A U.S. Marine Corps M-1A1 Abrams main battle tank races across the desert at the Marine Corps Air Ground Combat Center, Twentynine Palms, Calif., on Jan. 27, 1998. These tankers from the 2nd Tank Battalion are taking part in Combined Arms Exercise 3-98. DoD photo by Lance Cpl. W. Makela, U.S. Marine Corps.

The outrage over pictures taken by soldiers in the 82nd Airborne Division has gone viral.

The president has weighed in on yet another matter when he sent his spokesman Jay Carney to address the behavior of the soldiers: “The conduct depicted in those photographs is reprehensible,” Carney said. “Those responsible will be held accountable.” U.S. Defense Secretary Leon Panetta has made a profuse apology for the photographs.

I am in full agreement that irreverence toward the deceased is vulgar and inhumane. But I am also reminded of Civil War General Sherman’s quote that emphasized the barbaric nature of war: “War is hell!” Is it fair to apply the same standard of justice and civility for those who are living in this hell? Do the reactions and responses of our politicians indicate that winning a war in which they are willing to sacrifice young lives is far less important than protecting their own political image?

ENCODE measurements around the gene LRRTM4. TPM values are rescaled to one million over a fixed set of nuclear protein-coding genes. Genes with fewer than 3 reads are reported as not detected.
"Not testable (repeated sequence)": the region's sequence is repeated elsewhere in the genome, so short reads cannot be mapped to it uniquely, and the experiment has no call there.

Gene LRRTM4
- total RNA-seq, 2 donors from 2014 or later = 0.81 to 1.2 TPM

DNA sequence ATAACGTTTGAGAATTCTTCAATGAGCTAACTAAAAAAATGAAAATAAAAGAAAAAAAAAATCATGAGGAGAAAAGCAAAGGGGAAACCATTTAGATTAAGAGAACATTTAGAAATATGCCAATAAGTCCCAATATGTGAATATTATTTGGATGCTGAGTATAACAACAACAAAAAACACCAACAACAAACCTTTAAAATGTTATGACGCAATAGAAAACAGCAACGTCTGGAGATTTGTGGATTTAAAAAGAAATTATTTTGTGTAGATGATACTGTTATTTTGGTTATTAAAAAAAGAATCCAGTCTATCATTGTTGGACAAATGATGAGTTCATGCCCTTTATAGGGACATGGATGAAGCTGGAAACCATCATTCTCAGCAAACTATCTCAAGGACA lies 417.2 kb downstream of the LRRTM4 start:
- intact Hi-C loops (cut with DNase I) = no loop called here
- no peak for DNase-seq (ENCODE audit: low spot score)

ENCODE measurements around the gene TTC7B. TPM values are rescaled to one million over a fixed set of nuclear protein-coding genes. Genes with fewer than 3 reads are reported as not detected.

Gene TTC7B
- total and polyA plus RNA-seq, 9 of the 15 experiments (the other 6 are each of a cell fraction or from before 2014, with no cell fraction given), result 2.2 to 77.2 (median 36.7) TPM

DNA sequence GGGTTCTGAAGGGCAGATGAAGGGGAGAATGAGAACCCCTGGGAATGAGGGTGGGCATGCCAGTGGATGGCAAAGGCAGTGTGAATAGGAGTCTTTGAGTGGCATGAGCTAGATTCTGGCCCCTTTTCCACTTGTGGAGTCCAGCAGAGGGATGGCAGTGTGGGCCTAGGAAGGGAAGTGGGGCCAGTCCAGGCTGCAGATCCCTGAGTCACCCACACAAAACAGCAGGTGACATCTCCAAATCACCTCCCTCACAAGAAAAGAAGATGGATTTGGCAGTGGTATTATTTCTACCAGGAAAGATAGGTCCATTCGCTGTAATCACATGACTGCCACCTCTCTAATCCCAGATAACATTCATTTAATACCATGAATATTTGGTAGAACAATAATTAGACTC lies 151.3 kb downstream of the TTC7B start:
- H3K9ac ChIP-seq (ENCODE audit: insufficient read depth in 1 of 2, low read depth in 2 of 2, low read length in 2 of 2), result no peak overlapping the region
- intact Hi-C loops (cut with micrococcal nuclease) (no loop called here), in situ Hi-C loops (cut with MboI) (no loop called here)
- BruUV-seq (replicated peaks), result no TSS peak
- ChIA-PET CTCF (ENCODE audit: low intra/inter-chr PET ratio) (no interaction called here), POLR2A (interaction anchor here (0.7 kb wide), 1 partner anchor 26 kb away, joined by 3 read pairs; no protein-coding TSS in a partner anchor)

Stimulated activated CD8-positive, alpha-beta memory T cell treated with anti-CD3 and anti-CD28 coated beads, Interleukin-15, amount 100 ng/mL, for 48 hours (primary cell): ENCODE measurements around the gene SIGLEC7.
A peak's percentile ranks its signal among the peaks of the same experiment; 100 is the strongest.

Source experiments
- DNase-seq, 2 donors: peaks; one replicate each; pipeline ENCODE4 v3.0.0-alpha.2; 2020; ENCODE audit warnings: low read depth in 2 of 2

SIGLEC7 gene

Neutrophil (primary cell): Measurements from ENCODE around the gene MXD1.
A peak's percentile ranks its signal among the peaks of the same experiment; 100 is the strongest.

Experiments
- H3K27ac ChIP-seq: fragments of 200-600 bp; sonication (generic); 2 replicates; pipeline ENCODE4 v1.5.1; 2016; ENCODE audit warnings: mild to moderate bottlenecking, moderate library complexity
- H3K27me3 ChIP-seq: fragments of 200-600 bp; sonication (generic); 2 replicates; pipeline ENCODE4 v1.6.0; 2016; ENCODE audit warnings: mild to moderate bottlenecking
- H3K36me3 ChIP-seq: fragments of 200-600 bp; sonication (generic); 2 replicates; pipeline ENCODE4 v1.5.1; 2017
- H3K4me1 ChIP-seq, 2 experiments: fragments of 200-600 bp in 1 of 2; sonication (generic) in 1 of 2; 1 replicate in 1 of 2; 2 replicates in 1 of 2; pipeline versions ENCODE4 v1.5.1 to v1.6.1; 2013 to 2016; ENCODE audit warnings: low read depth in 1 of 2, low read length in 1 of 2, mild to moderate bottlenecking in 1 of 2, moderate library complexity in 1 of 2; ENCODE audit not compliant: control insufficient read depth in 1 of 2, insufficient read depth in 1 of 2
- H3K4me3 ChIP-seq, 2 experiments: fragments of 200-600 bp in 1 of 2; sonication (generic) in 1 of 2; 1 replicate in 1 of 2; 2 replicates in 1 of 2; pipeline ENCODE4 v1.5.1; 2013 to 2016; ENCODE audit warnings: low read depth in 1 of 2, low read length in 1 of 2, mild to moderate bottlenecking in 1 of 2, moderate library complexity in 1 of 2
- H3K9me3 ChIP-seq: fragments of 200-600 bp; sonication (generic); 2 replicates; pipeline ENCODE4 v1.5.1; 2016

Have the critics experienced the “hell” that is war? It’s easy to apply a justice system formed for a civilized population and apply it to the savagery of the hell that is war. Perhaps the action of the soldiers was “indefensible,” and perhaps they used poor judgment. But a demand for perfect behavior seems unreasonable, considering the fact that many of our young defenders are enduring the unbelievable stress of family separation and the horror of watching some of their comrades perish at the hands of an elusive enemy, an enemy they are taught to hate while being limited in their freedom to pursue and destroy.

I trust the leadership of the U.S. military to discipline its own members when they deem it necessary. I wish our politicians and our press would trust them also.

Again, the actions of the soldiers are unacceptable.  But my observation is that the same people who are criticizing their activity are the same people who will defend the murder of innocent unborn infants.  If it is wrong for soldiers to take pictures of the body parts of an enemy intent on destroying ‘satanic’ Americans, is it not even more immoral for abortion doctors to rip babies from the wombs of their mothers and hand the parts to their nurses and ask them to reassemble them to be sure all of them were retrieved?  One of these activities is grossly immoral because it involves the murder of innocent humans.

The views expressed in this opinion article are solely those of their author and are not necessarily either shared or endorsed by WesternJournalism.com.

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